Why Is Texting Someone You Like So Scary? A Psychologist Explains

There's nothing quite as nerve-wracking as texting someone you've got the hots for. First, there's the deliberation stage: Should you even text them at all? When you realize you might as well just go for it, you're confronted by the enormous hurdle of figuring out what you want to say. Once you hit send, your heart falls down into your stomach and all you can think about is whether or not they'll text back. Why is texting someone you like so scary? According to Dr. Joshua Klapow, clinical psychologist and Host of The Kurre and Klapow Show, it's common to experience anxiety or fear when putting yourself out there.

"Feeling anxious when we text someone we like is 100% normal," Dr. Klapow tells Elite Daily. "Even though we don’t see the person, hear the person, or have to interact directly, our more primitive, hardwired reactions are kicking in." So, where do these intense feelings come from? Well, it turns out that the root cause has to do with what Dr. Klapow refers to as "emotional risk," a phenomenon that is significantly heightened when communicating with someone you feel strongly about. "Texting someone we like has much more emotional risk than texting someone we don’t have strong feelings for," explains Dr. Klapow. "The emotional risk is simple — they may not like us and this sets up a very primitive, hardwired fear of rejection in most of us."`

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When it comes down to it, rejection can be one of the absolute worst feelings ever. Regardless of the stakes, it never feels good to be shut down or ignored, especially by someone you have a romantic interest in. "It is one of the most painful human experiences we can have," confirms Dr. Klapow. "We are social beings, from an evolutionary standpoint, and acceptance has survival properties." Surprisingly, rejection can actually activate our evolutionary instincts and have an enormous impact on our feelings of safety and security. "If we are rejected by individuals or our group, [then this is an evolutionary cue] that we aren't as safe, protected, or as shielded from danger," explains Dr. Klapow. "Thus rejection by our parents, siblings, and friends have lasting effects on us."

Since initiating communication with a potential love interest inherently involves an emotional risk that can result in rejection, it totally makes sense that so many people find it scary. The good news is, the more often we expose ourselves to potential rejection, the easier it gets to do so again in the future, says Dr. Klapow. "The problem is that because we fear we might be rejected we don’t text people we like frequently enough," he adds. "And should we be rejected when we do, it often pushes us away from trying again."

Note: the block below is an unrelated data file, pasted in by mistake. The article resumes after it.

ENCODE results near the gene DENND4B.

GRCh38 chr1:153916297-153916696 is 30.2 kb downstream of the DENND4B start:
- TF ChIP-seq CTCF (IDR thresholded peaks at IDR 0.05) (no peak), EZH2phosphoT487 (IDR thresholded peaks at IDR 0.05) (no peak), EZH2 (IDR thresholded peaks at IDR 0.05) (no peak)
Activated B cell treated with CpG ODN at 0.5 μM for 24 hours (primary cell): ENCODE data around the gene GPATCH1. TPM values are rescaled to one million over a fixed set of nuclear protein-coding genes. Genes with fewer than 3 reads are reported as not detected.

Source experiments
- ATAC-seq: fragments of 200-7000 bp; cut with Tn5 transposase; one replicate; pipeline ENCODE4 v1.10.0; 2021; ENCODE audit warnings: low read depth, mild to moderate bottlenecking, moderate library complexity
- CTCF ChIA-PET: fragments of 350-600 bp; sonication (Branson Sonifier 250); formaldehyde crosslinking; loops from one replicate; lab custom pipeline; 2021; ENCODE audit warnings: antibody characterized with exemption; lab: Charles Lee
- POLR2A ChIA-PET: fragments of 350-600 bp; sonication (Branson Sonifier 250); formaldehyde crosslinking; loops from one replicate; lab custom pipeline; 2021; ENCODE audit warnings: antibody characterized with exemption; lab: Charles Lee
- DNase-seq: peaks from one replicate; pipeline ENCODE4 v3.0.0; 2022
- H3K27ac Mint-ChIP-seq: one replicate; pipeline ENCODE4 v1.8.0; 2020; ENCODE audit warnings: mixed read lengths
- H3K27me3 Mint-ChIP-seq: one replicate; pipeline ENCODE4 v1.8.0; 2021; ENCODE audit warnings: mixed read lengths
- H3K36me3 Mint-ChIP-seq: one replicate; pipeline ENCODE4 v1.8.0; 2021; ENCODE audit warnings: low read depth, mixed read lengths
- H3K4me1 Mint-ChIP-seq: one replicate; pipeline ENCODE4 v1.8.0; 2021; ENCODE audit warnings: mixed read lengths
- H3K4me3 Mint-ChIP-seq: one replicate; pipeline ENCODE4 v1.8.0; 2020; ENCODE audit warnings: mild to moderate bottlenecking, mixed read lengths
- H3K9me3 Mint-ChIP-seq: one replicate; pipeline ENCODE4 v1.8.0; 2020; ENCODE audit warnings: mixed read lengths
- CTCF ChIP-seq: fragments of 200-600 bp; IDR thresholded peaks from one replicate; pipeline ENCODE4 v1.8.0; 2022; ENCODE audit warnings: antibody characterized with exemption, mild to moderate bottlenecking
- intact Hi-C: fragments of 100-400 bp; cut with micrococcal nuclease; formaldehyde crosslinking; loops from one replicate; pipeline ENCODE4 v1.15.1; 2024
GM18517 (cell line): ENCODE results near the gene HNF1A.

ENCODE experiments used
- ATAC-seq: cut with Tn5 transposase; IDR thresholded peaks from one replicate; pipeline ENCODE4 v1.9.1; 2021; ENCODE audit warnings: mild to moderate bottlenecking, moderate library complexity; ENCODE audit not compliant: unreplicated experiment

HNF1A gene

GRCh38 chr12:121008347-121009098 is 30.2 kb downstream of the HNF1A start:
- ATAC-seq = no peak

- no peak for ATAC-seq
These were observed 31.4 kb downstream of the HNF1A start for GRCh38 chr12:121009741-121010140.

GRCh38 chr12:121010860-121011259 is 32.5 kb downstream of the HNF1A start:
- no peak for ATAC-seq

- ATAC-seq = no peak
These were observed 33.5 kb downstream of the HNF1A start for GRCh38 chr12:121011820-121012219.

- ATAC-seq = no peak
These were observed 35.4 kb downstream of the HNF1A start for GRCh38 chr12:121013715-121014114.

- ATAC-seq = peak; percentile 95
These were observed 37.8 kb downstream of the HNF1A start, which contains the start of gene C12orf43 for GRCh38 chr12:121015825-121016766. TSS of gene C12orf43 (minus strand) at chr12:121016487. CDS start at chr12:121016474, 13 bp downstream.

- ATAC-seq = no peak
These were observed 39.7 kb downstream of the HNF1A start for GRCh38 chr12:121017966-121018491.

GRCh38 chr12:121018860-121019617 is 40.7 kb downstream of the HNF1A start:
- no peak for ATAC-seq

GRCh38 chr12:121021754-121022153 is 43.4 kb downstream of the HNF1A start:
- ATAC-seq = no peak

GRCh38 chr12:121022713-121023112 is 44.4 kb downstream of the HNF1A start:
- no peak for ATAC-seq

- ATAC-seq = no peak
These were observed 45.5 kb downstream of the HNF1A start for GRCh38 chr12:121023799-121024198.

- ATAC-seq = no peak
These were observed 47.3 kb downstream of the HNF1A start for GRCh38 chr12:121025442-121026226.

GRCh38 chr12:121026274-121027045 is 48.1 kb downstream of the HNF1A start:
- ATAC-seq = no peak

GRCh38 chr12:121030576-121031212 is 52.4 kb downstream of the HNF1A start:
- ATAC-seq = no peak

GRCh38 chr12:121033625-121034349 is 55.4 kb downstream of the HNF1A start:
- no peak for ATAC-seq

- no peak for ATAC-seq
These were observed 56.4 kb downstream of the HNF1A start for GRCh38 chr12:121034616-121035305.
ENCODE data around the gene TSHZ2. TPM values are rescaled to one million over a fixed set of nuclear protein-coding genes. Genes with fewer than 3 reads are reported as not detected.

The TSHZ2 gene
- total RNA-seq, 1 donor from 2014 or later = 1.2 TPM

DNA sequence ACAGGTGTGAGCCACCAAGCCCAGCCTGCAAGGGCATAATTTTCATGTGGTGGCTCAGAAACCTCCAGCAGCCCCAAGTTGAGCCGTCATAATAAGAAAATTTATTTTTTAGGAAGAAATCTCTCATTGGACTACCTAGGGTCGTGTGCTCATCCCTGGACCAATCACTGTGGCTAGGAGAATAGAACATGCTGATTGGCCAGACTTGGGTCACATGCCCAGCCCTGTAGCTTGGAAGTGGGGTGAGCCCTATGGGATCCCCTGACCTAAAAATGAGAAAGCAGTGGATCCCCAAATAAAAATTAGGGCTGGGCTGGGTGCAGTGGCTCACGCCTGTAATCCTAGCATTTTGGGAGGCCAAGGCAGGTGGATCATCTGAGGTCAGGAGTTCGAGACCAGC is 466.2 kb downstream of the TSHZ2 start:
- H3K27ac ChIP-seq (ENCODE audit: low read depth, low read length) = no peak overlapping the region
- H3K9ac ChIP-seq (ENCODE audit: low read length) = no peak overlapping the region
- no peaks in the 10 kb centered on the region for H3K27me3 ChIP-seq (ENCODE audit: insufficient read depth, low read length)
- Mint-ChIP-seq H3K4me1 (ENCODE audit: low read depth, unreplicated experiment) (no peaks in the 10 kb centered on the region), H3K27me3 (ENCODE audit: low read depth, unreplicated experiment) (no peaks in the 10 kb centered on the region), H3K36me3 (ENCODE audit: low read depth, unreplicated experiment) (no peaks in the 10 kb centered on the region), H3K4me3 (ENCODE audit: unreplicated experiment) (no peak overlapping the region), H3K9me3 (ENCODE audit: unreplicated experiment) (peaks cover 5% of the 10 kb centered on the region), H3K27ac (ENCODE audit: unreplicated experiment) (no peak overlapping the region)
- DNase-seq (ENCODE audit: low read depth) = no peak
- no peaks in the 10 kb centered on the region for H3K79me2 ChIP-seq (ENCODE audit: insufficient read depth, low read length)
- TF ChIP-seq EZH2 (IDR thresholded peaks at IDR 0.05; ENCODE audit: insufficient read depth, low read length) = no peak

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Thankfully, reframing rejection can be a really effective way to keep the fear of it from holding you back. "Don’t attribute all possible rejection to yourself," recommends Dr. Klapow. "Remind yourself that rejection happens frequently and it isn't always about you alone. It’s often about the other person’s issues, preferences, challenges, and hang-ups." It can also be helpful to approach texting someone you like from the perspective of a learning experience. "Know that you might be rejected but that even if you are, there's a benefit to learning about yourself, the person, and the interaction," says Dr. Klapow. "Consider the act to be beneficial to your personal growth, even if you don’t get the outcome you're hoping for. It takes the pure pain out of the rejection because you are learning from it."

Ultimately, there's nothing wrong with feeling anxious or afraid when it comes to texting someone you're into. However, the most important thing is to not let your fears get in the way of personal growth. Plus, there's a chance that the person you like might also be afraid to reach out to you. In the end, the worst thing that can happen is they aren't interested. If that's the case, you can always chose to learn from the experience and try again when you're ready.